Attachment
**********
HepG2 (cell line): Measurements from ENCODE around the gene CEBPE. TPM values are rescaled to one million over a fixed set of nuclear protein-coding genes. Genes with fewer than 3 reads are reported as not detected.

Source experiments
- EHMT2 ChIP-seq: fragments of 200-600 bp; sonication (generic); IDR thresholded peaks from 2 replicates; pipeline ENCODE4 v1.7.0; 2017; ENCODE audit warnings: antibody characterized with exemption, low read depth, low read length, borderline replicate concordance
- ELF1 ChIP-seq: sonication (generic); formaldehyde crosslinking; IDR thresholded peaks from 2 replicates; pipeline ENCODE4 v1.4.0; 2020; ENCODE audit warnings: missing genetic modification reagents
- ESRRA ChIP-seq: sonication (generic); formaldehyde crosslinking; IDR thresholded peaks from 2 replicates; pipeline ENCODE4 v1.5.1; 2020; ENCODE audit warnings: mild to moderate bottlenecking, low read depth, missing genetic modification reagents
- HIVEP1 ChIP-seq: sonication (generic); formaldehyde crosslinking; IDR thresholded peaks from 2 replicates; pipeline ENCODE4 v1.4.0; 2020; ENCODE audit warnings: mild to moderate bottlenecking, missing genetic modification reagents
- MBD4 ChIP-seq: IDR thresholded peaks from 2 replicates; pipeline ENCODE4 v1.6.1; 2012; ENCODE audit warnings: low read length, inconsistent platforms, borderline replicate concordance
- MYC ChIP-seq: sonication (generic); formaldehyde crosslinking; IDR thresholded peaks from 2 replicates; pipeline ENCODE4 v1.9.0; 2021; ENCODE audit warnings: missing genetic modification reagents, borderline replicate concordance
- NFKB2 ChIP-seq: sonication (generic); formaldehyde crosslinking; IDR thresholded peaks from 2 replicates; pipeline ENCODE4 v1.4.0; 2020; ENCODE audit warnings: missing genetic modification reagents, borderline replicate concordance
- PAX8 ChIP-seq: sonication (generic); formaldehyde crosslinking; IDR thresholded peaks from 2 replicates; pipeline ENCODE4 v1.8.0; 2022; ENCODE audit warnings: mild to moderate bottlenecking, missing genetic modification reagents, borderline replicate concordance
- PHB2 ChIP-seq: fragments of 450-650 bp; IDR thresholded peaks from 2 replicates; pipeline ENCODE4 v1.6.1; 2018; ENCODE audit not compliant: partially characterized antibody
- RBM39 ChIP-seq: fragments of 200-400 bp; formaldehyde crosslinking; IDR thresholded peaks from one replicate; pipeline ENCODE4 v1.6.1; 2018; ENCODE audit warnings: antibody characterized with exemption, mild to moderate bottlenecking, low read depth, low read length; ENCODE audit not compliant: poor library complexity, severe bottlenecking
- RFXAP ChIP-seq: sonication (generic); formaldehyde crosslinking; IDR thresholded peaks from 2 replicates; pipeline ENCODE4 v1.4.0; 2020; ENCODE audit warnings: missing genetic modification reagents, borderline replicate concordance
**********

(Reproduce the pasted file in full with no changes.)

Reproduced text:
HepG2 (cell line): Measurements from ENCODE around the gene CEBPE. TPM values are rescaled to one million over a fixed set of nuclear protein-coding genes. Genes with fewer than 3 reads are reported as not detected.

Source experiments
- EHMT2 ChIP-seq: fragments of 200-600 bp; sonication (generic); IDR thresholded peaks from 2 replicates; pipeline ENCODE4 v1.7.0; 2017; ENCODE audit warnings: antibody characterized with exemption, low read depth, low read length, borderline replicate concordance
- ELF1 ChIP-seq: sonication (generic); formaldehyde crosslinking; IDR thresholded peaks from 2 replicates; pipeline ENCODE4 v1.4.0; 2020; ENCODE audit warnings: missing genetic modification reagents
- ESRRA ChIP-seq: sonication (generic); formaldehyde crosslinking; IDR thresholded peaks from 2 replicates; pipeline ENCODE4 v1.5.1; 2020; ENCODE audit warnings: mild to moderate bottlenecking, low read depth, missing genetic modification reagents
- HIVEP1 ChIP-seq: sonication (generic); formaldehyde crosslinking; IDR thresholded peaks from 2 replicates; pipeline ENCODE4 v1.4.0; 2020; ENCODE audit warnings: mild to moderate bottlenecking, missing genetic modification reagents
- MBD4 ChIP-seq: IDR thresholded peaks from 2 replicates; pipeline ENCODE4 v1.6.1; 2012; ENCODE audit warnings: low read length, inconsistent platforms, borderline replicate concordance
- MYC ChIP-seq: sonication (generic); formaldehyde crosslinking; IDR thresholded peaks from 2 replicates; pipeline ENCODE4 v1.9.0; 2021; ENCODE audit warnings: missing genetic modification reagents, borderline replicate concordance
- NFKB2 ChIP-seq: sonication (generic); formaldehyde crosslinking; IDR thresholded peaks from 2 replicates; pipeline ENCODE4 v1.4.0; 2020; ENCODE audit warnings: missing genetic modification reagents, borderline replicate concordance
- PAX8 ChIP-seq: sonication (generic); formaldehyde crosslinking; IDR thresholded peaks from 2 replicates; pipeline ENCODE4 v1.8.0; 2022; ENCODE audit warnings: mild to moderate bottlenecking, missing genetic modification reagents, borderline replicate concordance
- PHB2 ChIP-seq: fragments of 450-650 bp; IDR thresholded peaks from 2 replicates; pipeline ENCODE4 v1.6.1; 2018; ENCODE audit not compliant: partially characterized antibody
- RBM39 ChIP-seq: fragments of 200-400 bp; formaldehyde crosslinking; IDR thresholded peaks from one replicate; pipeline ENCODE4 v1.6.1; 2018; ENCODE audit warnings: antibody characterized with exemption, mild to moderate bottlenecking, low read depth, low read length; ENCODE audit not compliant: poor library complexity, severe bottlenecking
- RFXAP ChIP-seq: sonication (generic); formaldehyde crosslinking; IDR thresholded peaks from 2 replicates; pipeline ENCODE4 v1.4.0; 2020; ENCODE audit warnings: missing genetic modification reagents, borderline replicate concordance